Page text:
Controversial legislation that would allow for a new supermarket in Southampton Village has been shelved, for now, after the Village Board agreed during a work session Tuesday that a number of matters that are up in the air must be resolved before an informed decision can be made.
It comes down to three major concerns, according to Trustee Richard Yastrzemki: what the completion of the widening of County Road 39A will mean for traffic; whether a proposed shopping center in Tuckahoe anchored by a King Kullen supermarket will get the approval of Southampton Town; and what the results of a retail business study the village commissioned are.
The supermarket legislation would provide for a special exception use in the zoning code to allow a grocery store to be built in the Highway Business District, which runs from County Road 39A to Flying Point Road. One property, on the corner of Flying Point Road and Hampton Road, is already being eyed by a developer, and has become the focal point of the public debate.
Regarding the widening of County Road 39A, a Suffolk County project that adds a second eastbound lane, Trustee Michael Irving said he is waiting to see how the final result will impact traffic.
"The board felt that we really need to see where the Country Road 39 project ends up and what kind of impact it has going forward, before making any kind of decision,” Irving said.
Meanwhile the supermarket proposal in Tuckahoe, which is in the Southampton Town Board's jurisdiction, is still unresolved. Though members of the Village Board have spoken out against that proposal — saying it will hurt the village's business district, among other concerns — whether it gets approved or not is out of the village's hands.
The addition of a new supermarket in the surrounding area could take the wind out of the sails of proponents of the Southampton Village proposal, who say they are underserved when it comes to grocery shopping options.
“Clearly if it were approved you could no longer make the argument that there was an unmet need,” Trustee William Hattrick said. If the Tuckahoe supermarket is approved, he said, he'd rather avoid the controversy and expense of adopting legislation for a Southampton Village grocery store.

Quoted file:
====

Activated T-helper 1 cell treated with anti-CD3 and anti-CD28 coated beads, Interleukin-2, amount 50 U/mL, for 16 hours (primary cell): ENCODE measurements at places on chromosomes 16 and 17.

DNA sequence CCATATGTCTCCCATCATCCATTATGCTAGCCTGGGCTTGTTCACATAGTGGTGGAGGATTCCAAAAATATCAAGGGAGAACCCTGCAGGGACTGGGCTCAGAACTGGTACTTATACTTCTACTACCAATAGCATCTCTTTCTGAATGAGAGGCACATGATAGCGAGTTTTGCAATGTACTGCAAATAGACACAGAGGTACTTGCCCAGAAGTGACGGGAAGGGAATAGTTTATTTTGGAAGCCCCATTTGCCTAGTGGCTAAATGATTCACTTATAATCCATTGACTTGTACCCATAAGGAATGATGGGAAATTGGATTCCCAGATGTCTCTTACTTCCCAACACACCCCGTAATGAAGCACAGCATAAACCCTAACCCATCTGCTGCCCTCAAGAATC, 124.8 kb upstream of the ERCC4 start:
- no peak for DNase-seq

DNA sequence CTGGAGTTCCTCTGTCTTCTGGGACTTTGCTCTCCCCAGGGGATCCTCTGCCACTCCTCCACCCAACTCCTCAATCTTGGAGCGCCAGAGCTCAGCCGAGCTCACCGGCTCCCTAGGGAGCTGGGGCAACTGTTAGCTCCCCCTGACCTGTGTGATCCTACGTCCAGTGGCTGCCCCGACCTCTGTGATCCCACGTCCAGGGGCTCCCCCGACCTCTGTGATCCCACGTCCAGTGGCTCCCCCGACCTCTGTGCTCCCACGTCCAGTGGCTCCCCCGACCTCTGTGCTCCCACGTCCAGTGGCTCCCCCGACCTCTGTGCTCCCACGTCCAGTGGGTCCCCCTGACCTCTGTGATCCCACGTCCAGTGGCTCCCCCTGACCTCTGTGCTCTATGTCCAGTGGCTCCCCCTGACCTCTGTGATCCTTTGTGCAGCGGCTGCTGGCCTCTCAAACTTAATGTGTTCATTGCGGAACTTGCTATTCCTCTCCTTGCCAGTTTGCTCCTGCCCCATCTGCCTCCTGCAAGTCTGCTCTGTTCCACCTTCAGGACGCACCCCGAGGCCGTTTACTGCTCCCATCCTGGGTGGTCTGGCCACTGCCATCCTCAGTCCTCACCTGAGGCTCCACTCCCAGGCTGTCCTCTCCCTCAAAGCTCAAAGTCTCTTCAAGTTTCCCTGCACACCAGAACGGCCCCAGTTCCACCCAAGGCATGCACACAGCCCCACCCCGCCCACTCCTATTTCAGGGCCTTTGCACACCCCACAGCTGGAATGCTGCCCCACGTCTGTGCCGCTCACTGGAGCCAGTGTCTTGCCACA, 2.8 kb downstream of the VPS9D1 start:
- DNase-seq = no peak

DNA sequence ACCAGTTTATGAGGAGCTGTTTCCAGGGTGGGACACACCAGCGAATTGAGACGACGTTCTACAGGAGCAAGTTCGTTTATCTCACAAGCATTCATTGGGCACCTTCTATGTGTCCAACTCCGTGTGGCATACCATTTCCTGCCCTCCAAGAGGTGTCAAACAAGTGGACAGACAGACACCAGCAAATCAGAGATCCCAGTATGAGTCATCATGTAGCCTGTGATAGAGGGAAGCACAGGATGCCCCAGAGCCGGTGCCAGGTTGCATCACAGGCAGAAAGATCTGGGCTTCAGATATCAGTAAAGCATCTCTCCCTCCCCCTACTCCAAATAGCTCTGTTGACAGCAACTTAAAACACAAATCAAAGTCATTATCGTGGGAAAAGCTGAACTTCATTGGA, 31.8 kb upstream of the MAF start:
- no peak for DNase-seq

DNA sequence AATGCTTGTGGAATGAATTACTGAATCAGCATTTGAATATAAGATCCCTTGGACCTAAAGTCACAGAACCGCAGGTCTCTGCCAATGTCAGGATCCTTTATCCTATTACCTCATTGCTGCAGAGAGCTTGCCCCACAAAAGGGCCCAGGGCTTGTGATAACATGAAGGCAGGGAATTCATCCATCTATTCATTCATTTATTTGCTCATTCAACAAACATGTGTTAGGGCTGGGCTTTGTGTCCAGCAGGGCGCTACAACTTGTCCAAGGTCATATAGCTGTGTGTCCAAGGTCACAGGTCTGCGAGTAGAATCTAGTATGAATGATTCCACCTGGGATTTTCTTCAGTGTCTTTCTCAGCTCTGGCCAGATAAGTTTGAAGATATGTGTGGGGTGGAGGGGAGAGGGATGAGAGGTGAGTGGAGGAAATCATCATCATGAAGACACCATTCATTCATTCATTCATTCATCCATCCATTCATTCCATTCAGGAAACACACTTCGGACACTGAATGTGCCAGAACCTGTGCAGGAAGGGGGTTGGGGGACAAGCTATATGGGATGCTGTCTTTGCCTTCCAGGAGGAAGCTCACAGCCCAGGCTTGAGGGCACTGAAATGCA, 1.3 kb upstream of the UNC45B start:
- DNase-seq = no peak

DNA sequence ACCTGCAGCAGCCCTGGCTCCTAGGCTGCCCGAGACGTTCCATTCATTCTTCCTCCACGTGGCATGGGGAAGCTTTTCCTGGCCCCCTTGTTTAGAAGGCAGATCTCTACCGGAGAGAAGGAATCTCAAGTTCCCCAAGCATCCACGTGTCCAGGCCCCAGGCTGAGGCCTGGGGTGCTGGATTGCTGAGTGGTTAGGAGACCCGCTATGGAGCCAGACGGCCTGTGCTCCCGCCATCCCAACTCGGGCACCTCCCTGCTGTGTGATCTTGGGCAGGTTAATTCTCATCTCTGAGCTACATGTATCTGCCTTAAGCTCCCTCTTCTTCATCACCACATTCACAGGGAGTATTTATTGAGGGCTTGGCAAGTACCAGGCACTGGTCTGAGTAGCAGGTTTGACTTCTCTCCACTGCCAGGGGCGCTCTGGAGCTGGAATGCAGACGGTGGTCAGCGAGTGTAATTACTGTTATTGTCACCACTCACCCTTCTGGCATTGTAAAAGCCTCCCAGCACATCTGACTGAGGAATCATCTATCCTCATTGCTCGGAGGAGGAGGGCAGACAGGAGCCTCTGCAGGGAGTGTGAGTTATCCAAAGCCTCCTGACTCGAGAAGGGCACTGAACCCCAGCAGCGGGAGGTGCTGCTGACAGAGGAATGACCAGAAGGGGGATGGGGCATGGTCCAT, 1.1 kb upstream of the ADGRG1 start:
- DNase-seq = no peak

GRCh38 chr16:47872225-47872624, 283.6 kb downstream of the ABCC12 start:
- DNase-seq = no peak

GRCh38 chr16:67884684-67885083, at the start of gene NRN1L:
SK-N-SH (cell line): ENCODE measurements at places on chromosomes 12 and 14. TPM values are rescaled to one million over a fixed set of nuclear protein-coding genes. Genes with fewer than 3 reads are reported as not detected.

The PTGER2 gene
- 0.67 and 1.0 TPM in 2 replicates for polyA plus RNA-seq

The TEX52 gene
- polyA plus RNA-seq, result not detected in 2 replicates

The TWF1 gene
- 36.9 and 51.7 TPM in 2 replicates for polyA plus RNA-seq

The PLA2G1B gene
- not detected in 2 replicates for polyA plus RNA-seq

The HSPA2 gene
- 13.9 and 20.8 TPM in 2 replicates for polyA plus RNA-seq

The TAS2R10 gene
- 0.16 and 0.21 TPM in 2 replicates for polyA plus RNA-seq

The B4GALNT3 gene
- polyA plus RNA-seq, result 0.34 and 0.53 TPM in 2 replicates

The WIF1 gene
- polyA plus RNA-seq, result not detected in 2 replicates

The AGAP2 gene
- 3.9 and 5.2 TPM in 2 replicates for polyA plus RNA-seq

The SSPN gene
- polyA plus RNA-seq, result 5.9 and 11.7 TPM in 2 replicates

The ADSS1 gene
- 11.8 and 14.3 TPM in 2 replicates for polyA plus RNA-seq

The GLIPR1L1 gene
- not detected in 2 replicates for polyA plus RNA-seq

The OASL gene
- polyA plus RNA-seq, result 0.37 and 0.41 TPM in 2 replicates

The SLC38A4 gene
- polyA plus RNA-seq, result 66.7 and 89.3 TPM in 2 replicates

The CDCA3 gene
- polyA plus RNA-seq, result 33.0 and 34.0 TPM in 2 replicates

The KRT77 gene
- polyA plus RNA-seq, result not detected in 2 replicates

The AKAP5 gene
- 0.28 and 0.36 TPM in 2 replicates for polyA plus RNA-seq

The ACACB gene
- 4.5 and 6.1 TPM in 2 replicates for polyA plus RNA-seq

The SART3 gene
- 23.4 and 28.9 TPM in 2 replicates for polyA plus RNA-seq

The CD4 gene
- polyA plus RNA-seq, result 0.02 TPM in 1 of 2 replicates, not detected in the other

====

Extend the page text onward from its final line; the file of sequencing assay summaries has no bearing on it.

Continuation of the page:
Among the anticipated expenses are a State Environmental Quality Review Act study on the impact of the legislation, and litigation the village has been threatened with should the law be approved.
However, a nearby supermarket may not completely quash some residents' desire for another option within the village boundaries.
Southampton Village's sole supermarket is Waldbaum's on Jagger Lane, which both residents and board members have said is inadequate. Trustee Nancy McGann said Tuesday that there is not enough parking, and there is not enough room inside the supermarket to keep the shelves stocked with all the products residents need. She said that while in the past shoppers could head to Gristedes or IGA if Waldbaum's did not have what they were looking for, those grocery stores that were once in the village center are no longer in business.
The third concern that Yastrzemki identified is that the Village Board is still waiting for the results of a study it commissioned from Gibbs Planning Group in November, on what retail opportunities are being underexploited in the village's business district. Among the study's findings may be ideal locations for green grocers around the village.
McGann said she wants to know if a new supermarket should really be within walking distance of the village center, as residents have suggested to her, or if Gibbs finds that it not ideal.
The study will likely be complete by the end of February, said Jay Diesing, the president of the Southampton Association, a civic group that helped the village pay for it.
The board mulled passing a resolution to formalize their decision to wait on the legislation and discontinue proceedings, but ultimately decided that it was not necessary.
Following the meeting, resident Abraham Wallach — the fiercest critic of the proposal — said he thinks the Village Board made the right decision to gather all the facts before moving forward on the legislation. Wallach told the board in April that residents with legal standing will sue the village if the supermarket law is adopted, and he is among a group of residents who have hired attorney Carolyn Zenk to fight the law before it even comes to a vote.